BROOKSVILLE — The part-time job offered Deborah Tillotson a chance to earn some extra money for retirement while nurturing her artsy-craftsy interests.
And she was able to leave work around lunchtime each day.
But Mrs. Tillotson started accepting more work and keeping longer hours at Kathryn Donovan's home-based color-therapy business. A part-time position became a full-time undertaking.
It wound up costing Mrs. Tillotson her life on Thursday.
"She was really supposed to be gone at 1 p.m.," said Lauren Tillotson, the younger of Mrs. Tillotson's two daughters. "If she had stayed with the original plan, she would have been gone."
Instead, Mrs. Tillotson's family and friends will be mourning her death today at a funeral service in St. Petersburg.
Authorities said that Mrs. Tillotson, 59, and her boss, Donovan, 61, were killed by Donovan's brother, John Kalisz, a 55-year-old roofer with a lengthy arrest record. Donovan's pregnant daughter, Manessa Donovan, 18, and employee Amy Wilson, 33, were seriously wounded in the shooting at Donovan's Wilshelm Road home business.
The shootings occurred just before 3 p.m.
The two wounded women were taken to Tampa General Hospital. Updates on their condition were not available Monday.
Kalisz later shot and killed Dixie County sheriff's Capt. Chad Reed, authorities said, before he was shot six times. He is being treated at Shands Hospital in Gainesville, and his status also was unavailable Monday.
Back in Hernando, Mrs. Tillotson's loved ones were despondent about the violent end of a woman who left her hometown of St. Petersburg in 2007 seeking a more peaceful life.
Born in Bath, N.Y., in 1950, the former Deborah Buckley moved to St. Petersburg with her family when she was 7. She was the oldest of four children — two boys and two girls.
For most of her adult life, she worked at an insurance company in St. Petersburg as an administrative assistant and later in tech support.
After raising two daughters in the city, Mrs. Tillotson and her husband, Lee, started looking for a quieter place to settle down. They found a 2.5-acre lot with a three-bedroom house tucked away in the woods of north Hernando, a place where Mrs. Tillotson could work on scrapbooks and Lee could tinker with classic cars.
They were going to watch deer and rabbits dart through their back yard. They were going to spend more time with their daughters.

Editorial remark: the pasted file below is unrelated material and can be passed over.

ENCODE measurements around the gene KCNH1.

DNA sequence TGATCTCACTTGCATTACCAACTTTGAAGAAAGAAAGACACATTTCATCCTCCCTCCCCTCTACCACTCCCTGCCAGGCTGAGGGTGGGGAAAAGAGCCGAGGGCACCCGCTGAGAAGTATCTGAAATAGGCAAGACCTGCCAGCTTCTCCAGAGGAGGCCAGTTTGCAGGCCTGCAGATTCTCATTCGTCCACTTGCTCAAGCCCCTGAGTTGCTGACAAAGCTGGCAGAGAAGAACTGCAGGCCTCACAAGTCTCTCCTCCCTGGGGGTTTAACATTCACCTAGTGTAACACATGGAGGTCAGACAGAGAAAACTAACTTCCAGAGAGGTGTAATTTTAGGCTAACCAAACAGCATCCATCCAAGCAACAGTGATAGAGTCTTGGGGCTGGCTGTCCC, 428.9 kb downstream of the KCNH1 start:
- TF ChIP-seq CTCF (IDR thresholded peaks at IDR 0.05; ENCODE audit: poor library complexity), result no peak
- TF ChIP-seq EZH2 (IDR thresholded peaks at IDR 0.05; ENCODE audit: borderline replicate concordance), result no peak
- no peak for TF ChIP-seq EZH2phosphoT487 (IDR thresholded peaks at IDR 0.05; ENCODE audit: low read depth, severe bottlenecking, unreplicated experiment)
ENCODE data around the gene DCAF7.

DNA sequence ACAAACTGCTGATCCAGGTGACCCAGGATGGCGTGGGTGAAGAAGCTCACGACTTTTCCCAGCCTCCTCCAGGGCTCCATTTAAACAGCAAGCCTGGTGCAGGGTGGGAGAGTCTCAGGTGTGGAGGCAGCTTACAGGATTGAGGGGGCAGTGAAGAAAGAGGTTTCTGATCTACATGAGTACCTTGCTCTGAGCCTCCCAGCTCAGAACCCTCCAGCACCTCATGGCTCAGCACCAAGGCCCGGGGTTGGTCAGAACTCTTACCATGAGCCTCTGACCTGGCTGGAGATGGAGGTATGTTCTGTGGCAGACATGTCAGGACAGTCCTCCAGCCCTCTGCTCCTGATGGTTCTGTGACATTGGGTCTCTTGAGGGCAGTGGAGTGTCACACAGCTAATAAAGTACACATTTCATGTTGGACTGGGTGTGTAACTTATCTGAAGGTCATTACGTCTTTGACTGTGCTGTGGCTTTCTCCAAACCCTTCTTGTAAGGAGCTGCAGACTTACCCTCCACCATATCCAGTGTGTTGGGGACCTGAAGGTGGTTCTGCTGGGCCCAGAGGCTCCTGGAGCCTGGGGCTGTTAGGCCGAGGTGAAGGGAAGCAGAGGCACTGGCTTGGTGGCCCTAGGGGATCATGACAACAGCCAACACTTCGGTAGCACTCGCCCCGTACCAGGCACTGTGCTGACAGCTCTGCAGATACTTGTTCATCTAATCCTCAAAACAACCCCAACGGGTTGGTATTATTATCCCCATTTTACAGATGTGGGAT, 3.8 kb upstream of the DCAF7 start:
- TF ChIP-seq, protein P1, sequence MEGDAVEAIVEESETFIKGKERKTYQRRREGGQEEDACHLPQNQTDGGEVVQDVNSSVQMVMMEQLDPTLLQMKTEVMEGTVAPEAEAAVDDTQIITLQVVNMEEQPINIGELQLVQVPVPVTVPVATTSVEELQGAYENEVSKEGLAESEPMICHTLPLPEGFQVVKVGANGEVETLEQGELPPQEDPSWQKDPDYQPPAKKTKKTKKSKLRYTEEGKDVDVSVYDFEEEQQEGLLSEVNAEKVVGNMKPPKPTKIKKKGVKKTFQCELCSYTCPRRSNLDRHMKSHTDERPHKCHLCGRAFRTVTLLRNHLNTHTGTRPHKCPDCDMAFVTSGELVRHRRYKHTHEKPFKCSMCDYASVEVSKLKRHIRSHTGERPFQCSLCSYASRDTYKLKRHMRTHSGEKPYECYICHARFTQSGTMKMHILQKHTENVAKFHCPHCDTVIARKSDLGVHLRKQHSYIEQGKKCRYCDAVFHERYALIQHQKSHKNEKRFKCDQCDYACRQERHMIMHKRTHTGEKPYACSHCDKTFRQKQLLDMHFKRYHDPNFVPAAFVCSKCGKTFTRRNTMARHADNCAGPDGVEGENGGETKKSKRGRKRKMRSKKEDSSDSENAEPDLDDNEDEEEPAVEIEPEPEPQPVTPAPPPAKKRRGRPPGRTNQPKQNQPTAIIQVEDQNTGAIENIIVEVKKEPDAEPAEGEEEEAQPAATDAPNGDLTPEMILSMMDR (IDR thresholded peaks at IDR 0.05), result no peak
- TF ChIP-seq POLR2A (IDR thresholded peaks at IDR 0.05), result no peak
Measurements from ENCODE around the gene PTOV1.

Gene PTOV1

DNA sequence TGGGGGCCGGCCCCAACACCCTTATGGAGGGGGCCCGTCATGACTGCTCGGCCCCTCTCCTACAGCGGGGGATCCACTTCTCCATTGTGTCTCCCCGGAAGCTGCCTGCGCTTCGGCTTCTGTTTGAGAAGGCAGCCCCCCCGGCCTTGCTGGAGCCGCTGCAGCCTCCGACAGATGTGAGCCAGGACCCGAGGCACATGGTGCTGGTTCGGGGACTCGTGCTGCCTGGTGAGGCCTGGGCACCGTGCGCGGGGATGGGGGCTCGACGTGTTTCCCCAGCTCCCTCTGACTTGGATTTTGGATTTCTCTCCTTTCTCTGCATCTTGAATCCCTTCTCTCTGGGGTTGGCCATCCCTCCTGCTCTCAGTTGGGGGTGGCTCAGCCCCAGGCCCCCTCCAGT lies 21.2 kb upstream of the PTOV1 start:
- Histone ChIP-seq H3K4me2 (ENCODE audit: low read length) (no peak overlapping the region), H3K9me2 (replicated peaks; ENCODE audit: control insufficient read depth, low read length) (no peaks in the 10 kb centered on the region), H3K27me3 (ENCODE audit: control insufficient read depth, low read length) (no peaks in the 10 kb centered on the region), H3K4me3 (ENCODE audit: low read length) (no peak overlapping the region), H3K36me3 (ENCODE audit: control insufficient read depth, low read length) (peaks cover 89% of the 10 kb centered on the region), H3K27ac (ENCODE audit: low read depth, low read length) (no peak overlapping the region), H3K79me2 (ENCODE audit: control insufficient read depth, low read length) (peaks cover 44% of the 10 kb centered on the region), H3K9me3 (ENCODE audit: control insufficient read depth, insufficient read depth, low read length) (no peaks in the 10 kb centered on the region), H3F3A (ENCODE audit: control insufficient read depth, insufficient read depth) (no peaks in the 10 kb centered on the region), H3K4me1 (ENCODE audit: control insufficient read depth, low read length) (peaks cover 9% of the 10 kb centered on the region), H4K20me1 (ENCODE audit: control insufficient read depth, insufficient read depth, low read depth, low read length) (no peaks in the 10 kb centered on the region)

"They wanted some place to get away from the city, some place more quaint," said Lauren Tillotson, who lives in Pinellas Park. "I absolutely loved it."
But when the economy took a turn for the worse, Mrs. Tillotson decided to look for a part-time job to bring in a little more money. About four months ago, she found a job at Donovan's business.
"It looked like something easy, like being a secretary," her daughter said. "She and (Donovan) met and clicked. They got along real well.
"And when (Donovan) needed more stuff done at work, my mother agreed to stay a little bit longer here and there."
Mrs. Tillotson's family members and friends are heading to St. Petersburg for today's funeral. Many of them left inspirational notes and memories on her online obituary posted on the Web site for Anderson-McQueen's Funeral Home.
"I can't think of you without seeing your bright blue eyes and big smile," said Frank and Laura Leta. "God will be there with you always."
Lauren Tillotson said a lot of them have hoped Kalisz would have died by now. Not her.
"He is going to jail and he's going to spend the rest of his life there," she said. "That, to me, is worse than death. He's going to suffer now and he's going to suffer later. He's getting what he deserves."
Times researcher Shirl Kennedy contributed to this report. Joel Anderson can be reached at firstname.lastname@example.org or (352) 754-6120.